A couple of years ago, the Insurance Institute for Highway Safety evaluated headlights on 2016 model-year cars and found that most of them, well, sucked. But here we are, more two years later, almost on the dawn of a new decade, and—headlights still pretty much suck.
IIHS came out with the headlight evaluation in 2016, and the organization told Jalopnik in an interview before the new ratings that new tests were being used to set the bar for bringing the auto industry up to standard. But in 2016, only two of the 95 systems tested got the IIHS’ top of its four ratings. IIHS eased up on ratings a little at the end of the year, making its evaluation of headlight glare less strict.
But things haven’t magically gotten a lot better since automakers got the memo and IIHS eased up on the glare evaluation in 2016. In fact, most headlights are still bad, and even the good ones come with a major catch.
IIHS published 2018 model-year headlight ratings a couple of weeks ago, saying tests found the best headlight options on 32 of the 165 models tested had IIHS’ top rating of “good” and the best option on 58 models got the second-highest rating of acceptable. The organization said the best options on 32 models scored its second-lowest rating of marginal, and that “poor” headlights were the only ones available on 43 of the models—meaning no matter how much you pay or how many trims you surpass, your headlights will still be bad.
Most headlights with the “good” rating for the 2018 model year, IIHS said in a press release, came with more expensive optional packages on vehicles. IIHS also evaluated 424 headlight variants on 2018 models, it said, and a whopping 67 percent of them got one of its two lowest ratings: marginal or poor.
The only 2018 vehicle models IIHS tested that had good headlights no matter the trim were the Genesis G90 and Lexus NX SUV, it said, but those models price plenty of buyers out on the lowest trim levels: The 2018 G90 sedan starts at just under $70,000, and the NX starts around $35,000.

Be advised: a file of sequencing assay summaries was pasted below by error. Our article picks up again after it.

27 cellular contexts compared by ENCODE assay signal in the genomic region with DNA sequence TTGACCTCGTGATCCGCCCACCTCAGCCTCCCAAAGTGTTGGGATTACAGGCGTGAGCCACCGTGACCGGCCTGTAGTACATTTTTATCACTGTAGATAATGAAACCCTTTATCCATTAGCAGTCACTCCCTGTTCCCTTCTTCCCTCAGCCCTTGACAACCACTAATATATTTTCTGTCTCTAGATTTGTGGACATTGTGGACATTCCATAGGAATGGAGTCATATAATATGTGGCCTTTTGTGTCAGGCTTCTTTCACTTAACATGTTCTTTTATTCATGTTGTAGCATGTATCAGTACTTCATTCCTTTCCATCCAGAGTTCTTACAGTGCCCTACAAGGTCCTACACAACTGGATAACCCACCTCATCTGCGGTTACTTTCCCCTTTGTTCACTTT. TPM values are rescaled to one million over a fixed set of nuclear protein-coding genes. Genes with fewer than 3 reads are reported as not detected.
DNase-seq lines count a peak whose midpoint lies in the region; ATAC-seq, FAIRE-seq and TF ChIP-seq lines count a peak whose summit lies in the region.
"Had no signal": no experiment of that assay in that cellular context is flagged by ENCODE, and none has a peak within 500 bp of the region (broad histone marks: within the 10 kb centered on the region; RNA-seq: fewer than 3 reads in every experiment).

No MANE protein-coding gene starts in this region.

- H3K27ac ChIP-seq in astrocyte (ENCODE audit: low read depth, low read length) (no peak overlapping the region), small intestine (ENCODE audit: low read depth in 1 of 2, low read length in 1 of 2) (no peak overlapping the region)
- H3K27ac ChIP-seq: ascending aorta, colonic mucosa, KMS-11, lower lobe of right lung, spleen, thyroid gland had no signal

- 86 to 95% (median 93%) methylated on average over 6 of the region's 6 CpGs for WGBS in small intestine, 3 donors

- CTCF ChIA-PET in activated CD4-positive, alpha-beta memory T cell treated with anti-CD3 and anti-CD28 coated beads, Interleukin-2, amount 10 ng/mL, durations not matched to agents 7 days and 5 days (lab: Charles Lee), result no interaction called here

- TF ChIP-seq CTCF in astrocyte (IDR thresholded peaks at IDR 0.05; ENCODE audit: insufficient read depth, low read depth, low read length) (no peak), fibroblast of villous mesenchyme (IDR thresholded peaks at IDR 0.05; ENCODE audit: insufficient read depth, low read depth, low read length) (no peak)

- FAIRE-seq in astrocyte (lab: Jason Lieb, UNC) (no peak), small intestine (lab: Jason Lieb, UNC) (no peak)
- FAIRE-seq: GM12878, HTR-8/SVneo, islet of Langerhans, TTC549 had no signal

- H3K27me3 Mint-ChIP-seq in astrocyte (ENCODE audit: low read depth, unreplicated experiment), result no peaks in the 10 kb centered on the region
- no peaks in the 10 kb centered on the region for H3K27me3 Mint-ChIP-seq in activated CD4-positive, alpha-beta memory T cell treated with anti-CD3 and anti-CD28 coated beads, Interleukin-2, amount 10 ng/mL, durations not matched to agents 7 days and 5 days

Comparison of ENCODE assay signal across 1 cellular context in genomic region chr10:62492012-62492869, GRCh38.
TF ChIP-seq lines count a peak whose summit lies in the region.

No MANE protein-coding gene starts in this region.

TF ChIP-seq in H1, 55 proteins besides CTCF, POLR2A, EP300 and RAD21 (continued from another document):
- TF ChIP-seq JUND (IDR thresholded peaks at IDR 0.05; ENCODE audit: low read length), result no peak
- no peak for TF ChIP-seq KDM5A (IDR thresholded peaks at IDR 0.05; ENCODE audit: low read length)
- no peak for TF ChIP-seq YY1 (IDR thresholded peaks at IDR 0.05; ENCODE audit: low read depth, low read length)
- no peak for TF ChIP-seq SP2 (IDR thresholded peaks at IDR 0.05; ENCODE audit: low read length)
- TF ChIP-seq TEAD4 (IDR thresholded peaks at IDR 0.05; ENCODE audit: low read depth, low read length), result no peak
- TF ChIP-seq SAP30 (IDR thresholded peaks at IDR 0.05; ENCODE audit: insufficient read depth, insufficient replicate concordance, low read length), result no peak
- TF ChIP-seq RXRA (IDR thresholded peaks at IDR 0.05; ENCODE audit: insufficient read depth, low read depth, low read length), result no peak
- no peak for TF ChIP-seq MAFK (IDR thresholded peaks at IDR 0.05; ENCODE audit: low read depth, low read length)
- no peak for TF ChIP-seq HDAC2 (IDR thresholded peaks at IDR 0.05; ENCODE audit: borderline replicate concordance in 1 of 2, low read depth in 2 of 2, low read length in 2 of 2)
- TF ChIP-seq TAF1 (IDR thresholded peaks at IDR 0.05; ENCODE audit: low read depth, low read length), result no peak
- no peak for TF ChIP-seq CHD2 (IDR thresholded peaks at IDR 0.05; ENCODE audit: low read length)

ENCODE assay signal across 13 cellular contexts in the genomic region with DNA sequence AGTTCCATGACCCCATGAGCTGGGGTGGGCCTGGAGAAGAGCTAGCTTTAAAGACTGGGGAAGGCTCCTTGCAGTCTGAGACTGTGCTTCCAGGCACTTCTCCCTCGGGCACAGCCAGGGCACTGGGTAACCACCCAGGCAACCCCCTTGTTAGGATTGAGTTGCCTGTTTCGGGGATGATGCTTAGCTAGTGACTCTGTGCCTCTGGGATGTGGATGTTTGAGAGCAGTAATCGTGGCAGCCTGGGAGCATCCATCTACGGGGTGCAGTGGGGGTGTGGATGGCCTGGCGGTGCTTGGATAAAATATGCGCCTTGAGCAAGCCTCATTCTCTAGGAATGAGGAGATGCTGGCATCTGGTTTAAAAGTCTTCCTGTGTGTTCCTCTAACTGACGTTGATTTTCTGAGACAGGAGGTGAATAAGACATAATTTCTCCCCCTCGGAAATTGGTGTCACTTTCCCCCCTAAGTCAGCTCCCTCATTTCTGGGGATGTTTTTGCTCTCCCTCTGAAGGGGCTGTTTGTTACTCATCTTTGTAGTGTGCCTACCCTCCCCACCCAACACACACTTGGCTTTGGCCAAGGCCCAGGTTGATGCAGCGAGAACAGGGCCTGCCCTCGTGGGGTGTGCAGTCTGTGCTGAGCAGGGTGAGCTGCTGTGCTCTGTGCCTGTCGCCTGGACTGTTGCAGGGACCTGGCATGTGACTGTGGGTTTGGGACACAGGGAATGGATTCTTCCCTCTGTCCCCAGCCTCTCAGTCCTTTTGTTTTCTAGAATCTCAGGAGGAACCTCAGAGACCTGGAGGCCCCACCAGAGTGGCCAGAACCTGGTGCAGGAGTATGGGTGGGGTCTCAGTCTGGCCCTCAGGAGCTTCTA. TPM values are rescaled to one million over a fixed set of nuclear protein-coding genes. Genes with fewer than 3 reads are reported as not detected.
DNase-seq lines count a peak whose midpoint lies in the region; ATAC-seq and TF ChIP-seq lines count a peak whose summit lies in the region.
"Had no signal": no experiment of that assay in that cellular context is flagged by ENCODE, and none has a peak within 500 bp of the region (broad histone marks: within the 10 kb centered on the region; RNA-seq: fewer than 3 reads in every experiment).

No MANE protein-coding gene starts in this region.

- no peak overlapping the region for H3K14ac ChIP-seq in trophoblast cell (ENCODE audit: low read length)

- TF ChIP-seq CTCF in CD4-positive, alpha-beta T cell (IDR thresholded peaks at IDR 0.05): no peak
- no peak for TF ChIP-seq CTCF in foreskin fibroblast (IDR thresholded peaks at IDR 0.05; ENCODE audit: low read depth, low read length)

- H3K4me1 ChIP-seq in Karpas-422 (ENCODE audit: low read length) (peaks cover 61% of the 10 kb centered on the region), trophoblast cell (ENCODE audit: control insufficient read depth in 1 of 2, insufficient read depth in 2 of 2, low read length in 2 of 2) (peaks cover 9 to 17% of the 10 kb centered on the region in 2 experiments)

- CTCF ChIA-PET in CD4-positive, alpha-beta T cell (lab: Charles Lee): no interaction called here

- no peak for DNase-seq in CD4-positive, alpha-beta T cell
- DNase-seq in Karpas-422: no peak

For the cars that have worse headlights on lower trims—which account for many of the 2018 models IIHS tested—here’s how drastic IIHS said headlight quality differences can be, emphasis ours:
The good-rated LED projector headlights on the high-end [Hyundai] Kona illuminated almost 450 feet on the right side of the road in the straightaway test for low beams, but the small SUV’s poor-rated base-model halogen projector low beams only illuminated 220 feet on the right side of the straightaway, far short of the optimal 325 feet to provide at least 5 lux illumination.
The Kona is among the 17 vehicles with good-rated headlights that also have poor-rated variants. The Hyundai Sonata and its twin, the Kia Optima, are in this group, too. Consumers have to pick a top trim line to get the best available headlights — on 2018 models, the Limited trims built after September 2017 for the Sonata and the SX trim with the SX Technology package for the Optima.
So, basically, even buying a new car doesn’t guarantee you’re getting headlights that can get even a decent score on a modern safety evaluation. Get your night-vision goggles out, folks, or else you may miss somthing.